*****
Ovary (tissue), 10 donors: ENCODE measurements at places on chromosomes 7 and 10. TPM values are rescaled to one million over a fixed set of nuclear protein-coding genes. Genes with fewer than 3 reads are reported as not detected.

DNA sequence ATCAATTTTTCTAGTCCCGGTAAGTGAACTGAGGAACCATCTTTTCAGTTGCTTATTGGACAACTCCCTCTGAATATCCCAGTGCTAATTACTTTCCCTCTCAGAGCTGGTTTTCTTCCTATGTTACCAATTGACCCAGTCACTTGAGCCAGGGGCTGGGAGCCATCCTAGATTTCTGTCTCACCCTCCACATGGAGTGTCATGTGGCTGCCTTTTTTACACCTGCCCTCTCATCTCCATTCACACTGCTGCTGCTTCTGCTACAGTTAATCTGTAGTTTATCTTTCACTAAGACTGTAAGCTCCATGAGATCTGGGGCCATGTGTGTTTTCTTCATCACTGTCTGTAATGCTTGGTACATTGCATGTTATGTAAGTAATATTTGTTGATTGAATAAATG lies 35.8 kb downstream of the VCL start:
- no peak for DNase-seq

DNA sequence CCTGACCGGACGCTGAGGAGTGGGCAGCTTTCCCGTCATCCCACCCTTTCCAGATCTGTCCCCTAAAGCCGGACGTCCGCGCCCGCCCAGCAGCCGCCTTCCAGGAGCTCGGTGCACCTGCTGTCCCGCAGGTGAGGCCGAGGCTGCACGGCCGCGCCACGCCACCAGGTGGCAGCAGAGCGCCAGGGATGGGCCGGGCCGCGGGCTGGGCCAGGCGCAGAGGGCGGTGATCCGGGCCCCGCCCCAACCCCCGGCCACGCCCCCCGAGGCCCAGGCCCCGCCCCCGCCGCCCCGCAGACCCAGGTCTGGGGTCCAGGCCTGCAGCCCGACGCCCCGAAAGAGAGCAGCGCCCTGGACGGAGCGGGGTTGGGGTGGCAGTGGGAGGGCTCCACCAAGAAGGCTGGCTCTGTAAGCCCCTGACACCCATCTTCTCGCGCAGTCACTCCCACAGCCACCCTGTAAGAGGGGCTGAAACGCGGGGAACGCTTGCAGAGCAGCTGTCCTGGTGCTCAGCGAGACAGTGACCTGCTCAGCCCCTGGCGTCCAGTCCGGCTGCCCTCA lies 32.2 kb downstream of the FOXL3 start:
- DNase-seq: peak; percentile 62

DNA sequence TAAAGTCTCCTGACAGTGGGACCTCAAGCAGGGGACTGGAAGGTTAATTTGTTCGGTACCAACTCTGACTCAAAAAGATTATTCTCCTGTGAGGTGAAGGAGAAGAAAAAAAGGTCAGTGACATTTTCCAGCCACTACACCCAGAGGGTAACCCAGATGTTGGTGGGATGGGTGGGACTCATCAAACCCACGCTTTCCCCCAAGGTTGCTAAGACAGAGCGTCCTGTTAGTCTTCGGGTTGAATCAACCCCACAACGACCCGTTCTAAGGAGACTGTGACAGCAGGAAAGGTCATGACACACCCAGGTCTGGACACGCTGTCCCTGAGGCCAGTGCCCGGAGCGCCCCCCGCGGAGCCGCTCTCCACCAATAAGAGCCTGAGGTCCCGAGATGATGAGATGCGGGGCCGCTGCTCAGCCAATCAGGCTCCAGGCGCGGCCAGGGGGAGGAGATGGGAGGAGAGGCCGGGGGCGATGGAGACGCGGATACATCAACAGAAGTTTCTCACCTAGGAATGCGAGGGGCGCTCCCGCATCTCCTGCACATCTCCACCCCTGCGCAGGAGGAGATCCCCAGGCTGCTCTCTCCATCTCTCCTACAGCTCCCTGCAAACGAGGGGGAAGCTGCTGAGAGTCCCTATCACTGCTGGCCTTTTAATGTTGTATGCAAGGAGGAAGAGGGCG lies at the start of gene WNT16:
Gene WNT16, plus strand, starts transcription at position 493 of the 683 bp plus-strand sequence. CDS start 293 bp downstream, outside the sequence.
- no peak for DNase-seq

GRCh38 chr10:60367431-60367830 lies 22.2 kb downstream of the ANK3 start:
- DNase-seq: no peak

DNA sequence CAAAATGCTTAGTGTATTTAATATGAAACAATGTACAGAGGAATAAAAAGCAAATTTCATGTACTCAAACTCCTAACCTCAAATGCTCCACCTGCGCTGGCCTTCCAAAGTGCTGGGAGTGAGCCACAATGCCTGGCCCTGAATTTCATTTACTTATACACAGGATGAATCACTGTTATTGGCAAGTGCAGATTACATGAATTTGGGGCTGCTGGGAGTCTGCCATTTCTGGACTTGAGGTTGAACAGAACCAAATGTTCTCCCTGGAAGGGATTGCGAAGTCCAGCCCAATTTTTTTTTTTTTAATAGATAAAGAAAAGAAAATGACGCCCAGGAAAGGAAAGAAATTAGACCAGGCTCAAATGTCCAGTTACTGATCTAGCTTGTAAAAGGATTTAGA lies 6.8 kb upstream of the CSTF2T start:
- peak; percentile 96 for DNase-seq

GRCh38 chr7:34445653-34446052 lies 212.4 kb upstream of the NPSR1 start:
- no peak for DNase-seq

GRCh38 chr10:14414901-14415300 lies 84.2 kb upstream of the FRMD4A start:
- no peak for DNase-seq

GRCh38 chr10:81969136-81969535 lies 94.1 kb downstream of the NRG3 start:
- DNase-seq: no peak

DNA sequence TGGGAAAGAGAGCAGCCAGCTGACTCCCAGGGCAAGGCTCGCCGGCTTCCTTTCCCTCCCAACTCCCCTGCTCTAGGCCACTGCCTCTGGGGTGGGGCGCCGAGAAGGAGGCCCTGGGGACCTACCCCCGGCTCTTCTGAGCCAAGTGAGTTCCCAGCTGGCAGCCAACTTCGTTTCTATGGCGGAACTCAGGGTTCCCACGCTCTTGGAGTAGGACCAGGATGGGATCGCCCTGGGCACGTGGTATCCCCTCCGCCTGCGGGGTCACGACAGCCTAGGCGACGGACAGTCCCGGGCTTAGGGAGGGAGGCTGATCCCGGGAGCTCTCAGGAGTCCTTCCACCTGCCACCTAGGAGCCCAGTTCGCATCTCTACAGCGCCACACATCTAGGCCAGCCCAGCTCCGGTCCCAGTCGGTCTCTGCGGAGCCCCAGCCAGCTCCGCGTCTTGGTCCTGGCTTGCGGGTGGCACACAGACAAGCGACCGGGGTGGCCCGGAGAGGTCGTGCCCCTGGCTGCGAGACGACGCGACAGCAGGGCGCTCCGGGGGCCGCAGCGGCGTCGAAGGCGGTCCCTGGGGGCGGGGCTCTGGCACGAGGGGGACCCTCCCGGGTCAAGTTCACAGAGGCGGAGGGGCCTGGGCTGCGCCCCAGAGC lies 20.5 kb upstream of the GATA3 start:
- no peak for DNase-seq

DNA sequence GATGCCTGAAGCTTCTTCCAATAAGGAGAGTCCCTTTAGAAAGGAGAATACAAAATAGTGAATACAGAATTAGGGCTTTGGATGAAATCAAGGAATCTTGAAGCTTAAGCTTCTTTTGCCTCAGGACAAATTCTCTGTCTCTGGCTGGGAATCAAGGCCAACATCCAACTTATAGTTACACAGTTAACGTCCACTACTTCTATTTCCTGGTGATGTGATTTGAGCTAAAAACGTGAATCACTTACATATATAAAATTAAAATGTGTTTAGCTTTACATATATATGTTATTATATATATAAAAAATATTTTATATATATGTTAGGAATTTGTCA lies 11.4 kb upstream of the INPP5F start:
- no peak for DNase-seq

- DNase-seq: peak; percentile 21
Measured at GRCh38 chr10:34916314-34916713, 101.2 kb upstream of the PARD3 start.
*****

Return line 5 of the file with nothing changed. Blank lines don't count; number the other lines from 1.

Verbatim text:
- DNase-seq: peak; percentile 62